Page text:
Question

(a) A cyclical heat engine, operating between temperatures of $450^\circ\textrm{C}$ and $150^\circ\textrm{C}$ produces 4.00 MJ of work on a heat transfer of 5.00 MJ into the engine. How much heat transfer occurs to the environment? (b) What is unreasonable about the engine? (c) Which premise is unreasonable?

Final Answer

- $1.00 \times 10^6 \textrm{ J}$
- The efficiency of 0.80 is greater than the Carnot efficiency of 0.41. This is not possible.
- Either less work was done, or more heat was input.

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Video Transcript

This is College Physics Answers with Shaun Dychko.
Since we are dealing with a cyclical heat engine, we can say that the work done by it equals the energy it absorbs minus the energy lost to the cold temperature reservoir and we can solve for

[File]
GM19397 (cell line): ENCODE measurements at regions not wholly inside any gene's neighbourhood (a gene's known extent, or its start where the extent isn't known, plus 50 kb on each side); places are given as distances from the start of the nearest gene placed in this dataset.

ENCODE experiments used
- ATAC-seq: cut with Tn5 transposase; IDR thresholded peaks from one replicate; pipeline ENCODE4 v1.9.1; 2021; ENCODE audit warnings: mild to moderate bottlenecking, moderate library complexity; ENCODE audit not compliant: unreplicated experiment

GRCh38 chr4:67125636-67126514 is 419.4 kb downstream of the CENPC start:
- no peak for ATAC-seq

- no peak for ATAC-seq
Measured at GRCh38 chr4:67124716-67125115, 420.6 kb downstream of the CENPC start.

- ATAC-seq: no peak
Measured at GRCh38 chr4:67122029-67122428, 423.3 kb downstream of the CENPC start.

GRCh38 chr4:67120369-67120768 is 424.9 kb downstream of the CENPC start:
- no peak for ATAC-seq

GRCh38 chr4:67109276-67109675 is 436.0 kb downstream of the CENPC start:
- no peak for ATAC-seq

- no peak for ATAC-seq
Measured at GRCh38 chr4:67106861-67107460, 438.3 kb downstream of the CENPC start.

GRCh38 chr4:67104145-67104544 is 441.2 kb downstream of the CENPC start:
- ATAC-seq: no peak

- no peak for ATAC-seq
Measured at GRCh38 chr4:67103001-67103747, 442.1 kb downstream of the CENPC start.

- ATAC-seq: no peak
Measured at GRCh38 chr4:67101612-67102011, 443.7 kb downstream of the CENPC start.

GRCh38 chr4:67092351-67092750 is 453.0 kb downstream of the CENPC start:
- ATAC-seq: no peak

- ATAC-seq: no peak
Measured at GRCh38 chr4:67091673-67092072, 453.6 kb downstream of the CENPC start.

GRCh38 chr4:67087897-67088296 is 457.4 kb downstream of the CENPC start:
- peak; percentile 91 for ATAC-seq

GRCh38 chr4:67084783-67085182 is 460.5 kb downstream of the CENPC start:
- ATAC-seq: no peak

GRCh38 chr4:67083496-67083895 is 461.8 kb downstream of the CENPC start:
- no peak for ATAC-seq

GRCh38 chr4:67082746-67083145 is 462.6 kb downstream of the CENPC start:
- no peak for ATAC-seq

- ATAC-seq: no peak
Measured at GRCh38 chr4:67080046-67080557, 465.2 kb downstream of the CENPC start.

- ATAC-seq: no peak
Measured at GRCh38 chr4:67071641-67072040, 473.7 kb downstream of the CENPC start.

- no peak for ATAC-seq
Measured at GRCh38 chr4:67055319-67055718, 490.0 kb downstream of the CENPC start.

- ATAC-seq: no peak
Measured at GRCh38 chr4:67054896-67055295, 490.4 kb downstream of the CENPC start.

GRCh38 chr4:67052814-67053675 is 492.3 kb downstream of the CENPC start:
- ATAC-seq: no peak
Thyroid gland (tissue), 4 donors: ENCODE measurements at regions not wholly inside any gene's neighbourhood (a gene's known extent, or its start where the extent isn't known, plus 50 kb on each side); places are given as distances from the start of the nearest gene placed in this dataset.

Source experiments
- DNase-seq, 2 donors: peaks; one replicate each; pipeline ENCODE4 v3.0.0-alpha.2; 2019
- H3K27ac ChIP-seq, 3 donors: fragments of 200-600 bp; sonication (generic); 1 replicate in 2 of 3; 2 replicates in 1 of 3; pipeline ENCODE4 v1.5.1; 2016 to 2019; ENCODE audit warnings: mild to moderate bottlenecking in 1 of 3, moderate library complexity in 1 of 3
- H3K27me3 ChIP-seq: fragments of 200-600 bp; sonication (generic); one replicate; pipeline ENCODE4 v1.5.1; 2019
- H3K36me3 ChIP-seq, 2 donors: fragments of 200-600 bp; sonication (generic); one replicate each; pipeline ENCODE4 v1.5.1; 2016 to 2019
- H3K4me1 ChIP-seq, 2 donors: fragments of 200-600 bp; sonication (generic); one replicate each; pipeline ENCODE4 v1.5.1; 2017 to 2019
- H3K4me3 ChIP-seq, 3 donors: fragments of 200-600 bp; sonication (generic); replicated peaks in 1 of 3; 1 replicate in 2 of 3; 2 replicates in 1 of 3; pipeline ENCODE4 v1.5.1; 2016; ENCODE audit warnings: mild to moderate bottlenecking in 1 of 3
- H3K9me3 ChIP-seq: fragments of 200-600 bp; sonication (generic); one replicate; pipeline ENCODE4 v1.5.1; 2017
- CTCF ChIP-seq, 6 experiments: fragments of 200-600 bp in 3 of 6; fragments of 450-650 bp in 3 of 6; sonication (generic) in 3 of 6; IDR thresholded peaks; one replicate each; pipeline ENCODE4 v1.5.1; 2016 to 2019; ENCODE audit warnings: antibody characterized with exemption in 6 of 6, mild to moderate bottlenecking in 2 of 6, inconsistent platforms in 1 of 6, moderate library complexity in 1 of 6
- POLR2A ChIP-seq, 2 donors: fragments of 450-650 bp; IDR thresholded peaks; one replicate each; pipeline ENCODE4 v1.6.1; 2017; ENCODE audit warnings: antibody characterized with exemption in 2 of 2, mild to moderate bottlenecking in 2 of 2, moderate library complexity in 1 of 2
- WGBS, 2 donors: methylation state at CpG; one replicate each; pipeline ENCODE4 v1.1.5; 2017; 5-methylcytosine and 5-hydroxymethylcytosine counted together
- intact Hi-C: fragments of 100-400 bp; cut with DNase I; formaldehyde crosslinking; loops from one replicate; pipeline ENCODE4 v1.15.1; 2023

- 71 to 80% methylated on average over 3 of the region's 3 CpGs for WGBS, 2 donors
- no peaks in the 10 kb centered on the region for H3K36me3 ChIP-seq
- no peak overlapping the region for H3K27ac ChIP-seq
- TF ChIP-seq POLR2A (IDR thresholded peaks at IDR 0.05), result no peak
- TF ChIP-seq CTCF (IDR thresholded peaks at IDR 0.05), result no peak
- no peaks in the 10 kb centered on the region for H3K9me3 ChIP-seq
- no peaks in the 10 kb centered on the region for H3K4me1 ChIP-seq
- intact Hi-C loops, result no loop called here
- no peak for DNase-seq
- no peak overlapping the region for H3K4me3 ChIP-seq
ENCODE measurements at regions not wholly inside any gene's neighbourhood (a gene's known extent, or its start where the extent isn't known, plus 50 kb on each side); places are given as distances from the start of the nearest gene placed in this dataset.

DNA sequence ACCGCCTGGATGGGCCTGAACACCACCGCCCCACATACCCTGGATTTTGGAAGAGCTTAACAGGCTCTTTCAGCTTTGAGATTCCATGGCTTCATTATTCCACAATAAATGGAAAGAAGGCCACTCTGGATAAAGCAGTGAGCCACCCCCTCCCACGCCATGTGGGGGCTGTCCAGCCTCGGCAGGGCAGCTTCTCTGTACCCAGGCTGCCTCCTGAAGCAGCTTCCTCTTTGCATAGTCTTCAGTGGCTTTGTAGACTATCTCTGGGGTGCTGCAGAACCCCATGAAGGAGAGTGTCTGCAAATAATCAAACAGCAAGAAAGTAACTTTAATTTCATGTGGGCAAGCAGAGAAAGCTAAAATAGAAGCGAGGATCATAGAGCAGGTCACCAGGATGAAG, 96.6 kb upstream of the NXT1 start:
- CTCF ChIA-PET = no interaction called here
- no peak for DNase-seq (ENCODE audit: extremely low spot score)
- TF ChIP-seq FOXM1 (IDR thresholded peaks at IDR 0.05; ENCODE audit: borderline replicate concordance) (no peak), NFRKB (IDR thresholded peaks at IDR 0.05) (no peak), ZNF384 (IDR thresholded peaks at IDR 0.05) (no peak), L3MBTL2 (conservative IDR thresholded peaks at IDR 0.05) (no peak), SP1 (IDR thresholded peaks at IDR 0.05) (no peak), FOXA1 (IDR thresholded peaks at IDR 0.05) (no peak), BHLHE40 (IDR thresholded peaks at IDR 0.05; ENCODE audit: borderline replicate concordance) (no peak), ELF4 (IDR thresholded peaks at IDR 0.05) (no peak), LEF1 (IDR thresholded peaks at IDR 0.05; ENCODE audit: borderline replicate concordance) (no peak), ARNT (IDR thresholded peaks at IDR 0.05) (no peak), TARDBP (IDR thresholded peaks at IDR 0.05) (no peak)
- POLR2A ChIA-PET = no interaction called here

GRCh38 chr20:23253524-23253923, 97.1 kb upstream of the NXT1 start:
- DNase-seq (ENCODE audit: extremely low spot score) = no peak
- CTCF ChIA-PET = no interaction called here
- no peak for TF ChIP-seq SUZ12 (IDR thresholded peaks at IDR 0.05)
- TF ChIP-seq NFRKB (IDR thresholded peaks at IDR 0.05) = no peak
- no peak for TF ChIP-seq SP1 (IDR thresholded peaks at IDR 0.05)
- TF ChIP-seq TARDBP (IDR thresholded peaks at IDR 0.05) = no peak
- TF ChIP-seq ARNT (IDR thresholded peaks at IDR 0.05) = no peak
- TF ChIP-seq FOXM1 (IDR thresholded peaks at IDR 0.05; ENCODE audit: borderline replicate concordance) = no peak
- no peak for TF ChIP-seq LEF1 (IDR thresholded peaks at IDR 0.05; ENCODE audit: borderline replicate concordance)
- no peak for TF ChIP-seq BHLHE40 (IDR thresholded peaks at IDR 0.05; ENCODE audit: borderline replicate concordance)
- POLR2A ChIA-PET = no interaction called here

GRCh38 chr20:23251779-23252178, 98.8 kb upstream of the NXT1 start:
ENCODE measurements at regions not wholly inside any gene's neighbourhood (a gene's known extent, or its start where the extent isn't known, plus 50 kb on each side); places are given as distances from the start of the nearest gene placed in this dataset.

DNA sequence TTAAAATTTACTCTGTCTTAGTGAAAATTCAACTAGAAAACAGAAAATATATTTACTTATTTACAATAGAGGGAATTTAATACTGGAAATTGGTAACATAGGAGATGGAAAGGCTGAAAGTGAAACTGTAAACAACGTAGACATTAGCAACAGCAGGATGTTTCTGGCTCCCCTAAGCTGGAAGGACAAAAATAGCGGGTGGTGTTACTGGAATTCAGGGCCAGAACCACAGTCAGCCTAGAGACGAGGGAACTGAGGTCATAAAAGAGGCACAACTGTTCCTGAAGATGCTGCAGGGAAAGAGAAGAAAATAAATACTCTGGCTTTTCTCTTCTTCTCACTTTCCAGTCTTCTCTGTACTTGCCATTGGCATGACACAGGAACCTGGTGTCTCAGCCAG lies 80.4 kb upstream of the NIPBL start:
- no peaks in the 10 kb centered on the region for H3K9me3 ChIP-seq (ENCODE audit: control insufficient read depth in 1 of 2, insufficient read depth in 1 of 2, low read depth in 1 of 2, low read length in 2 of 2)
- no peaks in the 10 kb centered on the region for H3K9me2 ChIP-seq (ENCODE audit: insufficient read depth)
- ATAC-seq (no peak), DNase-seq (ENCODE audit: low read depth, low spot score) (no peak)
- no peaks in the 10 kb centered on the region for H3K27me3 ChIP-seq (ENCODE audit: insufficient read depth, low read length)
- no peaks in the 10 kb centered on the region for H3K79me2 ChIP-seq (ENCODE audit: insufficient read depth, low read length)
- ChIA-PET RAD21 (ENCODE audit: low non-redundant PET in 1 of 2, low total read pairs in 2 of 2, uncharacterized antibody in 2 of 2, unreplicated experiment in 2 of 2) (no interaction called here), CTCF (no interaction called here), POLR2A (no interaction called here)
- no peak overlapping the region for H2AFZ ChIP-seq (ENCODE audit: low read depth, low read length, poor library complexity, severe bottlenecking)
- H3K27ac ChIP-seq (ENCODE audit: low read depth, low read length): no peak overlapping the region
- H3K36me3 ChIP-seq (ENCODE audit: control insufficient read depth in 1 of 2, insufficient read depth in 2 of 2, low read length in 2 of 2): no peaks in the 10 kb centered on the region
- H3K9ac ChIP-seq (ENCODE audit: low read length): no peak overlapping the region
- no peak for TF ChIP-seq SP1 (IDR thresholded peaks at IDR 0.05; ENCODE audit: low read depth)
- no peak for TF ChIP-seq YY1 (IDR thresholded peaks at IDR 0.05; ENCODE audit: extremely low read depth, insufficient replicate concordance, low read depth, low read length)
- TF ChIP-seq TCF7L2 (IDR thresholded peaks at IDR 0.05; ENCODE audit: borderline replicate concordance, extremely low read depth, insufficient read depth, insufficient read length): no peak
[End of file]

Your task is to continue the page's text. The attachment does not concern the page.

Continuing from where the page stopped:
*Qc*by adding it to both sides and then also subtracting*W*from both sides. And then we end up with the energy lost in the environment is the energy absorbed minus the work done. So it's 5 times 10 to the 6 Joules of energy [unclear] whole minus 4 times 10 to the 6 Joules of work done, which is one point zero zero times 10 to the 6 Joules of energy lost to the environment. Now we can tell what’s unreasonable about this engine by calculating its efficiency and comparing with the Carnot efficiency, which is the maximum theoretical possible efficiency. So the efficiency is the work done by it divided by the energy it absorbs. So that's 4 times 10 to the 6 Joules of work done then divided by 5 times 10 to the 6 Joules of energy absorbed which is 0.8 efficiency and the best theoretical efficiency you can possibly get is one minus the cold reservoir temperature divided by the hot reservoir temperature and expressed in Kelvins. So that's 1 minus 150 degrees Celsius plus 273.15 to convert to Kelvin, divided by 450 degree Celsius converted to Kelvin and that is 0.41 so the problem here is that the efficiency of 0.8 is greater than the maximum possible efficiency and so that’s not possible. And so either less work was done in reality or more heat was input than is reported here.